Sri Lankan workers hard hit by export downturn


The Katunayake Free Trade Zone (FTZ) is among the industrial areas in Sri Lanka badly hit by the world recession. Several factories have been closed, resulting in thousands of layoffs. Some workers have been given notice that their jobs could go any time. Pay cuts and reductions in working hours have been ongoing.

Just in first three months this year, 192,000 workers were laid off in Sri Lanka, according to the International Labour Organisation (ILO). Among them were 96,000 industrial workers, 60,000 garment workers and 36,000 construction workers.

The downturn is continuing. According to the latest monthly review by Sri Lanka’s Central Bank, exports declined in May by 27.8 percent, compared to May last year. The fall for textiles and garments was 22.7 percent. Over the period from January to May, exports and imports both fell continuously, pointing to a declining economy.

Free trade zones were established in Sri Lanka as cheap labour platforms in the late 1970s as part of the turn to a free market agenda in South Korea, China, Bangladesh and other countries. The Katunayake FTZ was established in 1978, followed by other industrial zones at Biyagama in the suburbs of Colombo and Koggala in the Galle district.

Activities in the Katunayake FTZ include garments, gemstones and jewellery, rubber- and leather-based products, ceramics, light engineering goods and artificial flowers. Investors are from the US, Germany, Japan, China, and South Korea.

Like other trade zones, Katunayake is surrounded by barbed wire fences. The FTZ is part of the Katunayake high security zone established in the course of the war against the separatist Liberation Tigers of Tamil Eelam (LTTE). While the army defeated the LTTE in May, there are no signs of lessening security at Katunayake, which is near air force bases and Sri Lanka’s international airport.

The security measures are used to restrict the freedom of workers. They have to register with police with a copy of their national identity card. Workers are prohibited from gathering in groups inside the zone. Police and the zone’s security personnel are on constant watch. Before the end of the war, houses and boarding rooms situated in the area were frequently subjected to military searches and police raids.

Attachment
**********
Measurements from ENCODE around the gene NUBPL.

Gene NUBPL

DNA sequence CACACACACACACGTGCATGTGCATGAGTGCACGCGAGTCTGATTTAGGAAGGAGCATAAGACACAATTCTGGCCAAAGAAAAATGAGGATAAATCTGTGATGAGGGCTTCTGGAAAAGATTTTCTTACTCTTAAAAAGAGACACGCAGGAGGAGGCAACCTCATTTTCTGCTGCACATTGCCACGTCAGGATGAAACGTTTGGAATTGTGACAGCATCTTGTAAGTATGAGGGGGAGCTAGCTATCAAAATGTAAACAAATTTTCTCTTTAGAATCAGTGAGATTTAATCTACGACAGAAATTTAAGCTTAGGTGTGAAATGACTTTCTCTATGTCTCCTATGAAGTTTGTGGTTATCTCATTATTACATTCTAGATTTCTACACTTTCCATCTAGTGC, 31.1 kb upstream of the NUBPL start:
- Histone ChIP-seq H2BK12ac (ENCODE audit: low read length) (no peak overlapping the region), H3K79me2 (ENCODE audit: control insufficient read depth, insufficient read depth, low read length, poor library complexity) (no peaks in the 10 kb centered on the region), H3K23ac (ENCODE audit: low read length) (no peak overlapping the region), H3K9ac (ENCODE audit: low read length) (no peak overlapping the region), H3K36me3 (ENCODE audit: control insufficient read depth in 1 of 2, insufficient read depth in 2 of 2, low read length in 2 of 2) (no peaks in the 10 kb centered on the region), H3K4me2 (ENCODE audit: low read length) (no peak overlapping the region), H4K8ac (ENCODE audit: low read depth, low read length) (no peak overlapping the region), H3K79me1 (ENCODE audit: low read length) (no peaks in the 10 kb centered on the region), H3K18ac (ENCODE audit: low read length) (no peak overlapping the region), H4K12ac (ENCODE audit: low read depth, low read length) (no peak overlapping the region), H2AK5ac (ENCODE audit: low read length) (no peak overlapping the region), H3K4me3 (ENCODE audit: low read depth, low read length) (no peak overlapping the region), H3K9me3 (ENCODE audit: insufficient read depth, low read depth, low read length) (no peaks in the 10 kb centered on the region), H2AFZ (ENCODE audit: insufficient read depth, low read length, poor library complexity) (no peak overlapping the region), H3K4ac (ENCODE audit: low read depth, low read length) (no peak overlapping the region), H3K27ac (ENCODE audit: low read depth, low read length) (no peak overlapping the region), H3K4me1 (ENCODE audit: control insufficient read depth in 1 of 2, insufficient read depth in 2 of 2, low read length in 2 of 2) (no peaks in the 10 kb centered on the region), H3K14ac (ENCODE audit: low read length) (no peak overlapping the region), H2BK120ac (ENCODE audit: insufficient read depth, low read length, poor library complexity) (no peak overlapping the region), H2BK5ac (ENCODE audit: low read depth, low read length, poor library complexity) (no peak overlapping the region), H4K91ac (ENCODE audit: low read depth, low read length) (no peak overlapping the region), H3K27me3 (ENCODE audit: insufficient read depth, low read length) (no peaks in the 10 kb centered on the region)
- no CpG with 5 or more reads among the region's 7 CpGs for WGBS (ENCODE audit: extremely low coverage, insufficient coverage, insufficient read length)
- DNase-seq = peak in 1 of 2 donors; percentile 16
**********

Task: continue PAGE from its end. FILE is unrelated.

Star Garments, a major company in the zone and elsewhere with over 7,000 workers, is loosing ground. Only a temporary change in markets has prevented further layoffs, one employee said. The well-established company laid off about 2,200 workers from 2007 to this April.

Last month the company gave notice to hundreds of clerical and technical employees but later put the layoffs on hold due to a sudden increase in orders. An American buyer had reduced orders from Bangladesh and China, citing poor standards. However, an employee told the WSWS that the jobs of all workers were at risk as the situation was rapidly changing.    

In January this year, Synotex, established in 1982 and one of the oldest garment factories in Katunayake FTZ, closed down with the retrenchment of about 2,500 workers, who were paid minimal compensation.

A 30-year-old female worker from Amparai in the Eastern Province worked in Synotex. She told the WSWS she had found a job at another company, but many workers had returned to their villages. 

“I worked four and a half years in Synotex. I was paid only 100,000 rupees (about $US900) as compensation when I was sacked along with thousands of other workers. The Free Trade Zone Workers Union (FTZWU) did nothing to defend our jobs although it said workers’ jobs would be protected.

“Before workers were retrenched, management asked for individuals to write letters of voluntary resignation. After I lost my job I returned home for five months but was unable to find a decent job. I was compelled to come back to the zone.”